"The winner of tonight's MC Battle by is Castro. Let's give it up for all these MCs, though," said Chicago freestyle performer Gridlock, to cap off the opening of Wednesday night's hip-hop event, "Hip-Hop Elements Extravaganza." The event was held by and the Hip-Hop Congress at Vertigo, 107 W. Ninth St.

Swept away to the 'South Pacific'

The cacophonous melody of the pit orchestra tuning its instruments. The smell of a fresh playbill held tightly in your hand. The luxurious gaudiness of a fine theatre with its red ascending chair rows and golden, glowing stage. These are the things that make my heart skip a beat each and every time that I go to the theatre. I will be the first to admit name is Meredith Hahn, and I am a theatre junkie. Yes, I save each and every program, ticket stub, and flier. I denounce anyone who would dare be so bold as to put his feet upon the faux velvet seat back in front of him. I have been known to turn any statement into a song cue and burst into a Broadway-style solo the likes of which should never leave the confines of an acoustically sound bathroom. I'm looking for a twelve-step program for this seemingly incurable malady, but until the time I either rid myself of this musical obsession, or wake to find myself with enough talent to make it on old Broadway, I'll just have to do the next best thing; buy a season pass and enjoy the madness!

Space 101 features New Mexico artists

Space 101, a little known alcove above Blimpie's is becoming a haven for budding young artists looking for outlets for their work. Anyone interested in having a show at the space may rent it out from Dave Britts, the owner of the Collective Chaos record shop. This week the "gallery" will host a show featuring three artists from New Mexico.

Fake Harry Potter book hits China

BEIJING -- Roll away, "Sorcerer's Stone''! Step aside, "Prisoner of Azkaban''! Harry Potter and Leopard-Walk-Up-To-Dragon are here! Chinese fans of the British boy wizard with the lightning-bolt scar on his forehead are snapping up the fifth book in the wildly popular series.

Actor Jack Lemmon dead at 76

LOS ANGELES -- Jack Lemmon, who brought a jittery intensity to his roles as finicky Felix Unger in "The Odd Couple," the boastful Ensign Pulver in "Mr. Roberts" and a cross-dressing musician in "Some Like It Hot," has died. He was 76. The two-time Oscar winner died at a hospital Wednesday night from complications related to cancer, spokesman Warren Cowan said. Lemmon's talents were so broad that of his seven lead-actor Oscar nominations, five were for dramas and two were for comedies.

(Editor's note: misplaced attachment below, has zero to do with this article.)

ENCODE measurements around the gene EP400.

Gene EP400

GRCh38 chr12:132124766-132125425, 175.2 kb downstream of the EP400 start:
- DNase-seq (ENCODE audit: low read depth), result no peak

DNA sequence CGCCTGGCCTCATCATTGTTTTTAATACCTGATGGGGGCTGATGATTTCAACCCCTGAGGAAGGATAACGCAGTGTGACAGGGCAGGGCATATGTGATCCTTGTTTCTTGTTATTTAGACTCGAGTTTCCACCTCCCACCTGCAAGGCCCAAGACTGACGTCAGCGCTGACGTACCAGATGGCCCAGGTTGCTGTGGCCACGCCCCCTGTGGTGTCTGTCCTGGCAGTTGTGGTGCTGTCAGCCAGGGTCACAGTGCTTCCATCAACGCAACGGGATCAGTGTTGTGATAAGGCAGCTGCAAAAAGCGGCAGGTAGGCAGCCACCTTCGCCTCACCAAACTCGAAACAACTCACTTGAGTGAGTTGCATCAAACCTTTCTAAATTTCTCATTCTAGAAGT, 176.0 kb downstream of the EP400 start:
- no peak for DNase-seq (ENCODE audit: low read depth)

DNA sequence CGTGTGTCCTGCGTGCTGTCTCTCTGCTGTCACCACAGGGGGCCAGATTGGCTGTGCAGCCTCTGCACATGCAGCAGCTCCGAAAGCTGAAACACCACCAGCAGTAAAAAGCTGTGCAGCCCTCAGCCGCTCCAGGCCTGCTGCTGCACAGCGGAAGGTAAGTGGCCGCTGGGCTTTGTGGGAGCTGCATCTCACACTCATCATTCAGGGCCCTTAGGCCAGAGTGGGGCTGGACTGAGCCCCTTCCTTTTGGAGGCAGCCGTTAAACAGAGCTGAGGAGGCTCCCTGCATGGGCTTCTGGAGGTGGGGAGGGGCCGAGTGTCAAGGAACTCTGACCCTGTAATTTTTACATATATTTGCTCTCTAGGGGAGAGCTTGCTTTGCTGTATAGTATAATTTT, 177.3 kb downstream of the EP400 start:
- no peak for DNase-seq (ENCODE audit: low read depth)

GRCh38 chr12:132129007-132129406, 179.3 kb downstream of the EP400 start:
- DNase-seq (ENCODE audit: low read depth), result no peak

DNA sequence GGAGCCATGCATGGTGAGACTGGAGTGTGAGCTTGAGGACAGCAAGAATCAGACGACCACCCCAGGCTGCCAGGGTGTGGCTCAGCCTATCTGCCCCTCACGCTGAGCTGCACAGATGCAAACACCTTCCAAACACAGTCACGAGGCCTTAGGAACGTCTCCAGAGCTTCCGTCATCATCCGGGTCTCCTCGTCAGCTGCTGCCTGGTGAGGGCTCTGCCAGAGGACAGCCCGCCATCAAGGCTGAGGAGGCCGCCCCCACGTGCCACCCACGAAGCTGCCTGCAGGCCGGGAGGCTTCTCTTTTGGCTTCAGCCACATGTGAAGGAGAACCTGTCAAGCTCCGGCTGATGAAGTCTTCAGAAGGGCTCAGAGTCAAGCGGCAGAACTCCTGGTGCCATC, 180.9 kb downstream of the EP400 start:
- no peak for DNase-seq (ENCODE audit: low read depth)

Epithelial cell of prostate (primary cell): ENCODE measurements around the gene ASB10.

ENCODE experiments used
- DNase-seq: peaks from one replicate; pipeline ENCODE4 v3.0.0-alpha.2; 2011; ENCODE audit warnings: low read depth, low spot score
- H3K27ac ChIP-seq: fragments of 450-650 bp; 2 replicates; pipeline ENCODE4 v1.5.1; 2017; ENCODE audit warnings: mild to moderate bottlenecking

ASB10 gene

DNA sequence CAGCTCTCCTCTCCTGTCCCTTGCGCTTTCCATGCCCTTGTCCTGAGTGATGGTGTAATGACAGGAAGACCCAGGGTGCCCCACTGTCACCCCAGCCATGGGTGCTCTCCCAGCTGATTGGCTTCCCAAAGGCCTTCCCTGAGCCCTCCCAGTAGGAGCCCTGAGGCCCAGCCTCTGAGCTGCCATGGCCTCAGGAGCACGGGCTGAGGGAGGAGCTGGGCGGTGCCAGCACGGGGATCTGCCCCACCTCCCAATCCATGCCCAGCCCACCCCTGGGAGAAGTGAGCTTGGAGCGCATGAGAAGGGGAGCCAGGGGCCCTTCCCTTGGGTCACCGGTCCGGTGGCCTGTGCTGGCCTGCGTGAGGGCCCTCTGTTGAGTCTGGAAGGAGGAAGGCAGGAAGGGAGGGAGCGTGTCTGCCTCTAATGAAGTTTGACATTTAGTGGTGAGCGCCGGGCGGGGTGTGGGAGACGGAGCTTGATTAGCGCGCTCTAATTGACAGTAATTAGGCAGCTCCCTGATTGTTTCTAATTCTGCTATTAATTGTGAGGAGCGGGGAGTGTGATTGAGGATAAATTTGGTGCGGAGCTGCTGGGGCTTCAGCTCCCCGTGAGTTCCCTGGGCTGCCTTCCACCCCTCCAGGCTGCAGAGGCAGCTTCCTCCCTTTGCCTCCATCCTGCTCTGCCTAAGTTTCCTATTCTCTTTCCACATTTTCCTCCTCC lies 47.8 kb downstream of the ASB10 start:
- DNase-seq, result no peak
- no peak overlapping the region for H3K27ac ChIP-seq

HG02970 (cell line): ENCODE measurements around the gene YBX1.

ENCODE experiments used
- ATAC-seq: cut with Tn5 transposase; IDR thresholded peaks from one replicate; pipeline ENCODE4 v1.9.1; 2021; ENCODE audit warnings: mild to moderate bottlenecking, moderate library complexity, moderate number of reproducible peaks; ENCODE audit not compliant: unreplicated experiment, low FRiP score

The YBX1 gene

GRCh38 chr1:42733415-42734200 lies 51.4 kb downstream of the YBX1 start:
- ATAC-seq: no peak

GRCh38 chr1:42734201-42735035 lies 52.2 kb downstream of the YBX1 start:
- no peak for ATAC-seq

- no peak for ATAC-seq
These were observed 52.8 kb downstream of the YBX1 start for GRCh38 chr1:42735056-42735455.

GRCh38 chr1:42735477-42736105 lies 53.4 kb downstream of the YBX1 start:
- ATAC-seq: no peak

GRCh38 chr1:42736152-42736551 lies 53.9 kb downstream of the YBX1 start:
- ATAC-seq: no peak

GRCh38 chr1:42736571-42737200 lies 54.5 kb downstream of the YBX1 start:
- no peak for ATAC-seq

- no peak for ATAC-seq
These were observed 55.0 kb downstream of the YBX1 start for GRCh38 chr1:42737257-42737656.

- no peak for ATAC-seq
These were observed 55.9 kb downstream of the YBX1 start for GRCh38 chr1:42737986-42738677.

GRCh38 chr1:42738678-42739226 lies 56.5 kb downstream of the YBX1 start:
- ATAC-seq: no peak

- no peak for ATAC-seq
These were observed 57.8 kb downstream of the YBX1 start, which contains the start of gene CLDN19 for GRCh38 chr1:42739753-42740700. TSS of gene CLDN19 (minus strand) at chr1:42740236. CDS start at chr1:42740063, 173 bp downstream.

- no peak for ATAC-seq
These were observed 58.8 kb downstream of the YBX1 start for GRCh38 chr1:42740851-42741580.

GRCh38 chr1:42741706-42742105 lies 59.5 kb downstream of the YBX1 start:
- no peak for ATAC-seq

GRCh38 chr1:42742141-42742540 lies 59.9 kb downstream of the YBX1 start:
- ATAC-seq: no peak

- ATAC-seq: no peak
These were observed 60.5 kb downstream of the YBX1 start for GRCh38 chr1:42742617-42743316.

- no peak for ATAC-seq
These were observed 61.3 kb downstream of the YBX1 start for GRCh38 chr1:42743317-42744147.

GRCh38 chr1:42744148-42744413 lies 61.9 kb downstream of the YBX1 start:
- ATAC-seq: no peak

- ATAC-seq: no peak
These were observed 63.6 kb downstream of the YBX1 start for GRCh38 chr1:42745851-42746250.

In a search for answers, 25-year-old finds success

NEW YORK -- The walls of Jonathan Safran Foer's apartment are covered with everything from a framed piece of blank paper from Susan Sontag to random sketches made by his friends. There is even an enormous canvas of a huge hand that the author himself painted.

Arts graduates pursue their dreams

There are not many times in life when such a clearly defined ending point is in front of you. Graduating college is one of those times. Yet for many seniors, graduation marks a time for choosing which door to go through. It is a time to take all the knowledge acquired during undergraduate years and apply them to their new lives. This is especially true for students who are graduating with an arts degree.

'Blast' earns professor Emmy

When Professor of Theatre and Drama George Pinney went to bed Saturday night, he was almost sure he had won an Emmy. The Academy of Television Arts and Sciences had nominated Pinney and fellow choreographers Jon Vanderkolff and Jim Moore for an Emmy in Outstanding Choreography for "Blast!," the brass, percussion and dancing extravaganza that has its roots in Bloomington and has gone to London, Broadway and now the small screen, courtesy of PBS.

Author compares Pryor's humor to Greek drama

The style of humor offered by legendary comedian Richard Pryor can be traced back to the ancient Greek traditions of comedy and tragedy, Pulitzer Prize-winning author James Alan McPherson said during a lecture at IU last Thursday. McPherson, a University of Iowa English professor who wrote Hue and Cry, Crabcakes and other collections of fiction, said Pryor did something few comics have done before him or since.